I’ve gotten so annoyed with cold calling that I’ve turned that channel off. I’ll do webinars, hangouts, and scheduled calls. But it’s impossible to cold call me now because I don’t have a phone. [Cold calling is] an annoying medium for me because it’s about the seller and not the buyer.

 

But Mike Volpe, CMO of HubSpot, thinks marketers can take it one step further and only call the prospects that express an interest in your product or service by finding you on the Web. Given the relatively high cost of employing a sales rep that’s great at cold calling, Volpe said that cold calling isn't the first thing that companies should invest in. This especially true, says Volpe, since inbound marketing tactics like SEO and PPC offer a comparatively “lower cost of acquiring new customers–and piss people off a lot less.”

However, the experience at InsideSales.com suggests that the lower cost of acquiring new customers is sometimes accompanied by a lower lead value.

Warm Calling Can Help Diversify Your Lead Pool

Ken Krogue, President of InsideSales.com, advocated for striking a balance between warm calling and inbound marketing. While many B2B companies stand to benefit from an expanded inbound marketing presence, relying purely on inbound leads may not always be enough to score those big name accounts.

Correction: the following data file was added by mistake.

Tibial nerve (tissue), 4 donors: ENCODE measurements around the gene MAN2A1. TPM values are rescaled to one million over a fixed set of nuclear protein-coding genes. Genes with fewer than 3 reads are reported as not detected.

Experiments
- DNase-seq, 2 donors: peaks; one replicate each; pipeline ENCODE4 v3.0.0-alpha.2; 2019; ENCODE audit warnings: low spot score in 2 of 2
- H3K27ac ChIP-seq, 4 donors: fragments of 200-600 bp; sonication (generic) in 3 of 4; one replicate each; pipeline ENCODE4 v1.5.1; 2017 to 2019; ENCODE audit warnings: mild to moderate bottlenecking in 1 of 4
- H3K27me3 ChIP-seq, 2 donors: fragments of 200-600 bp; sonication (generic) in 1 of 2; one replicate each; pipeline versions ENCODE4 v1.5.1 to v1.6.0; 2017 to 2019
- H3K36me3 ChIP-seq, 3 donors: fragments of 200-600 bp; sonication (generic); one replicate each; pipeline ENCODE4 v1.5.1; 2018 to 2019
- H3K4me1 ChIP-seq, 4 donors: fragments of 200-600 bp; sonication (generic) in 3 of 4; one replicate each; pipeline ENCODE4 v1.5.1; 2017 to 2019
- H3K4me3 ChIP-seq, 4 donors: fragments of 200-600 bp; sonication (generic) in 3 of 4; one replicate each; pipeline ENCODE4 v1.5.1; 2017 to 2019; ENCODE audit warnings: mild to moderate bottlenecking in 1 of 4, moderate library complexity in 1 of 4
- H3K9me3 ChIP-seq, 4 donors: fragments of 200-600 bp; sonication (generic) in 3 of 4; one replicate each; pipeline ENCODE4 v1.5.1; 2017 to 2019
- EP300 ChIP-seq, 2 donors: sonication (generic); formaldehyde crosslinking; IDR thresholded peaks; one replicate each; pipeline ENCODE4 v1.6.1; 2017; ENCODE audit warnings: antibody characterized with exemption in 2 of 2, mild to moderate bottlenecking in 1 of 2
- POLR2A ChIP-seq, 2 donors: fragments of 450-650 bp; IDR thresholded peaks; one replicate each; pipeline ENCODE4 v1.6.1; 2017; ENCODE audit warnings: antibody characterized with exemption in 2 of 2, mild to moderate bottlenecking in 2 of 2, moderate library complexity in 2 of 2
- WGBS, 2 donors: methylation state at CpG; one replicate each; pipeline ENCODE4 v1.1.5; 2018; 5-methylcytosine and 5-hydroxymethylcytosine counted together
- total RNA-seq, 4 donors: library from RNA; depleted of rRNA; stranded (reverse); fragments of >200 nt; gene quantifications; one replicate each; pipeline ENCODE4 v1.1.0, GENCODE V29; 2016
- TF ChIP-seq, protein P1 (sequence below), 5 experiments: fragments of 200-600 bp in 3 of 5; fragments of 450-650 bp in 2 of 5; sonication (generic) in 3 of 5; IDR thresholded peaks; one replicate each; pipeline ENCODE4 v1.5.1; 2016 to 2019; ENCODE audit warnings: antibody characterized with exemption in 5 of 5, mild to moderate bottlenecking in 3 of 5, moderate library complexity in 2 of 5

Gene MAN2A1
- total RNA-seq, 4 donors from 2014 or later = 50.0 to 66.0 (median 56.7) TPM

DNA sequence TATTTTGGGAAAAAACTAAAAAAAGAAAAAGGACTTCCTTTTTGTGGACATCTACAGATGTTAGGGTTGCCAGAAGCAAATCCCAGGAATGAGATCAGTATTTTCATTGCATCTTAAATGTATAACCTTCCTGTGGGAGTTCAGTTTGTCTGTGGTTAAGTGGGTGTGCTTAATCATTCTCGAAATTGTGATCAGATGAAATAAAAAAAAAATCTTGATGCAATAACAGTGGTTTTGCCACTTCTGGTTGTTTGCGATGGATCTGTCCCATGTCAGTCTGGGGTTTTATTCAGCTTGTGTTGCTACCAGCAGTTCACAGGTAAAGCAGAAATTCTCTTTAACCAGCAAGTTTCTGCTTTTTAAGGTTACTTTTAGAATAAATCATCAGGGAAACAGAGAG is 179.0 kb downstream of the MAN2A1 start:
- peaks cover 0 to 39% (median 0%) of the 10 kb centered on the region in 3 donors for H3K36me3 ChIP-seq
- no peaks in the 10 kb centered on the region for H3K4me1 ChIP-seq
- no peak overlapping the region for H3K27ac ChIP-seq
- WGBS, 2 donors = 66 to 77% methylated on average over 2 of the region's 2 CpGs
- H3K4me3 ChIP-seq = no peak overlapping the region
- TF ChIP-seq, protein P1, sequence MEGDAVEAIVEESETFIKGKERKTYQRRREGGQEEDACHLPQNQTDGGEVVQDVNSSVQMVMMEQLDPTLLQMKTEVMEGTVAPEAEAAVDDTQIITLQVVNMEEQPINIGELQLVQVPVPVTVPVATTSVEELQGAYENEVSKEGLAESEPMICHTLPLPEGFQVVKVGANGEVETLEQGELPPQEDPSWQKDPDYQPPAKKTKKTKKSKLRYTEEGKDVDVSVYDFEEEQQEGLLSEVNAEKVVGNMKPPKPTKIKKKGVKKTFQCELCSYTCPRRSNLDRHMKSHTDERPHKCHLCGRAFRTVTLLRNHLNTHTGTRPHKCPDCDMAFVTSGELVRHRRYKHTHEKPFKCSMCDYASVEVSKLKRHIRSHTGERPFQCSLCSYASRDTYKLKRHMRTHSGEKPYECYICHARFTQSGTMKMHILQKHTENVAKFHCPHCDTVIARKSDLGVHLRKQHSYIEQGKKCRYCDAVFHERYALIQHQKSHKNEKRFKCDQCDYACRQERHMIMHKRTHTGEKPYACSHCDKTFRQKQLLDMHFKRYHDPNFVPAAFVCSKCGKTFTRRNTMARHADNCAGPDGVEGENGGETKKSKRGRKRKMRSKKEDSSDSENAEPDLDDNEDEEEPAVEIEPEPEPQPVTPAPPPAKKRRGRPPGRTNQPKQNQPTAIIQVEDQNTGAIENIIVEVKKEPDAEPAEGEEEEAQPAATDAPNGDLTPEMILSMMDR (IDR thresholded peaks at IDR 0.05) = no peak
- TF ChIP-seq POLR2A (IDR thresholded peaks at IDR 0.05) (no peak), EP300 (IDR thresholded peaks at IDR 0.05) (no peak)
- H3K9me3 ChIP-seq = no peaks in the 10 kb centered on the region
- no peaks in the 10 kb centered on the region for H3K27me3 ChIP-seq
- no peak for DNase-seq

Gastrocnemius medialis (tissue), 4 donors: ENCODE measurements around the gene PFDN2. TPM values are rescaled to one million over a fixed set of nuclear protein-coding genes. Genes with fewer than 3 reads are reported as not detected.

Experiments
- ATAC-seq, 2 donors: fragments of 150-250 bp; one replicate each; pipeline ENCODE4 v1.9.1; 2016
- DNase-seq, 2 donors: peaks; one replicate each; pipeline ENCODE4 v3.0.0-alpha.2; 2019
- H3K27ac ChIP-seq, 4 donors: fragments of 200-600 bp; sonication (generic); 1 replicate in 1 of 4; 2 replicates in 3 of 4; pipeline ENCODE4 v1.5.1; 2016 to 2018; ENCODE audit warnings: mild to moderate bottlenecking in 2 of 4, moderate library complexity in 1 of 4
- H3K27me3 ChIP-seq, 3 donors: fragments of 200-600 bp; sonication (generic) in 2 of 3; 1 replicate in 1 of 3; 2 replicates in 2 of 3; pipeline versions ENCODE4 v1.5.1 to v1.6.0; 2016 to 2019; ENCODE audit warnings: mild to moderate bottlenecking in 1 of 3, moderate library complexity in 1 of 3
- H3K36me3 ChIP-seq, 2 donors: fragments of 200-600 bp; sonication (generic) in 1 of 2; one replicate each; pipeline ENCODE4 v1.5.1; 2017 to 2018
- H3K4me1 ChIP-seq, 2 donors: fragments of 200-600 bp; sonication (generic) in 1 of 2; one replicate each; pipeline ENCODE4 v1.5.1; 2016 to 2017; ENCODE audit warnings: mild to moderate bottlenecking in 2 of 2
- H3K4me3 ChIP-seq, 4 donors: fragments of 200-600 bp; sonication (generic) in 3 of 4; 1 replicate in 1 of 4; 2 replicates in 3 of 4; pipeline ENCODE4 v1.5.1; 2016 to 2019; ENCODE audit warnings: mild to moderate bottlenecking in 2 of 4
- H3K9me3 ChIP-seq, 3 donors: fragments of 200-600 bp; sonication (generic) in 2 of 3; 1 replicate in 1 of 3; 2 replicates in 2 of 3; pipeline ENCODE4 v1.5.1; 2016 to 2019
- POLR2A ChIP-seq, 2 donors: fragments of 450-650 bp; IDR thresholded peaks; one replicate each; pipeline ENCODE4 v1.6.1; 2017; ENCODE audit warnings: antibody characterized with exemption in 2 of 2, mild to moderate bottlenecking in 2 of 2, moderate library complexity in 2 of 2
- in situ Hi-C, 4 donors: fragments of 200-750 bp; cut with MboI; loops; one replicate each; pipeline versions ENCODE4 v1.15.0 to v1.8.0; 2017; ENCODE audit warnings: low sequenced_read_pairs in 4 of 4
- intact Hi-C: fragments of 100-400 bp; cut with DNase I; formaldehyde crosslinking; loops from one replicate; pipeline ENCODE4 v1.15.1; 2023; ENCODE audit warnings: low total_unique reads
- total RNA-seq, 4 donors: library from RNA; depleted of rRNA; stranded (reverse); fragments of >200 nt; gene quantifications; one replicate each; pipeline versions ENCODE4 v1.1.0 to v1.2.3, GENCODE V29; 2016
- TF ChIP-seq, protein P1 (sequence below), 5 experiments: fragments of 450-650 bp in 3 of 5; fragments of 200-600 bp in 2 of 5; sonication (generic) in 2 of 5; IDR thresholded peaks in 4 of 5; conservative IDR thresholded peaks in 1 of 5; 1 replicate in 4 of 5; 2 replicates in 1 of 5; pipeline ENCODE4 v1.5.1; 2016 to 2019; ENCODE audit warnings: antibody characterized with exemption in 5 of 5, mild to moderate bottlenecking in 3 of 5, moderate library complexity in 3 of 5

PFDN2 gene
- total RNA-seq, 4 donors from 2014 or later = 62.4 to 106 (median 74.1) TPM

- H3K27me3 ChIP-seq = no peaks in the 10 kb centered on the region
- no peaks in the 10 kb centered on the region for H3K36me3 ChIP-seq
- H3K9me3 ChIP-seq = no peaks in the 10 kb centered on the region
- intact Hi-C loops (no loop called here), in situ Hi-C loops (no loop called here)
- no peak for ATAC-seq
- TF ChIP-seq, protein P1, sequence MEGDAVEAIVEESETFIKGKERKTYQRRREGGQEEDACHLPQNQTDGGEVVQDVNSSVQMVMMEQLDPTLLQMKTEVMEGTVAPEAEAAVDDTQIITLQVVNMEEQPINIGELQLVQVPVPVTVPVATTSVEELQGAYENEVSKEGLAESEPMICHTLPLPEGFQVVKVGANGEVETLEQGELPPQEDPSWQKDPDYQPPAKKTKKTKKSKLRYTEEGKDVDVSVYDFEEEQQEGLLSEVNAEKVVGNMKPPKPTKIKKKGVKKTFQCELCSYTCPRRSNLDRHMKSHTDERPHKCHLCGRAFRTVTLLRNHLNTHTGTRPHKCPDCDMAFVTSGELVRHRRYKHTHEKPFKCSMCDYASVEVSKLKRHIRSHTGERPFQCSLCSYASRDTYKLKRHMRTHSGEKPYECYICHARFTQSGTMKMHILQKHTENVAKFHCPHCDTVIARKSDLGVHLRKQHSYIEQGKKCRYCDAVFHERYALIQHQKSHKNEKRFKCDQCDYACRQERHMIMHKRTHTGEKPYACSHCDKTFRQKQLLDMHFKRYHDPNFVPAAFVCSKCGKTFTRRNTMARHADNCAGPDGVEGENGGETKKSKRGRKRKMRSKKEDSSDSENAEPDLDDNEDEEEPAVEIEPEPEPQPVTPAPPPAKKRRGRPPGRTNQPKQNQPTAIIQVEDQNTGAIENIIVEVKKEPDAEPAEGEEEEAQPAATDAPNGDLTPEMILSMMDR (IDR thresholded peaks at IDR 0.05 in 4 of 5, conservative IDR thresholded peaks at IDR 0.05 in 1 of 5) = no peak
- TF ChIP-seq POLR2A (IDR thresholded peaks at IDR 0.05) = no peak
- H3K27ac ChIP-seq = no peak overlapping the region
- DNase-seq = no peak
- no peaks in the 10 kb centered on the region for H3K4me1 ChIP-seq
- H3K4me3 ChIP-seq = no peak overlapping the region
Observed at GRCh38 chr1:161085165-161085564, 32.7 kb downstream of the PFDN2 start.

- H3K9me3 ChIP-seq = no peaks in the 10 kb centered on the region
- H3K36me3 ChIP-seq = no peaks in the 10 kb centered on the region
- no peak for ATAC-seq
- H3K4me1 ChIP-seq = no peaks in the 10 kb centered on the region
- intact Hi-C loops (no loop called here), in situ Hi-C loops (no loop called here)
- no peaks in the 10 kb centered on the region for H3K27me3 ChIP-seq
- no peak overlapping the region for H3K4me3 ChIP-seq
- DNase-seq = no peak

Krogue says that although InsideSales.com uses inbound marketing extensively, he doesn’t generate the large-scale leads he needs in order to sell to large clients like the Fortune 500.

If we [at InsideSales.com] just rely on the Internet to bring us leads, it’s like a fish sitting in a pond waiting for the river to bring whatever it brings them. What we’ve found is that if you look at a typical bell curve, 70 percent of all the leads that come in are small. For example, we’re moving up to enterprise class companies and we have to forget about the Web bringing us those leads and have to reach out to initialize the conversation (usually through calling), then we move to a Web-based type of nurturing.

Krogue’s experience suggests that while B2B buying activity is shifting to the Web, the transition isn’t absolute. What’s different today is how many tools marketers can use to get in touch with buyers. In addition to inbound tactics like SEO and PPC, marketers can now use predictive analytics to know who to contact and how to get in touch.

For example, marketing automation systems can help you determine your visitors' companies, interests and location, which provides valuable clues as to their identity and might indicate a warm prospect. Then, even if the user doesn’t convert on your site, you can proactively reach out with a call because they’ve expressed a level of interest in your brand by visiting your site.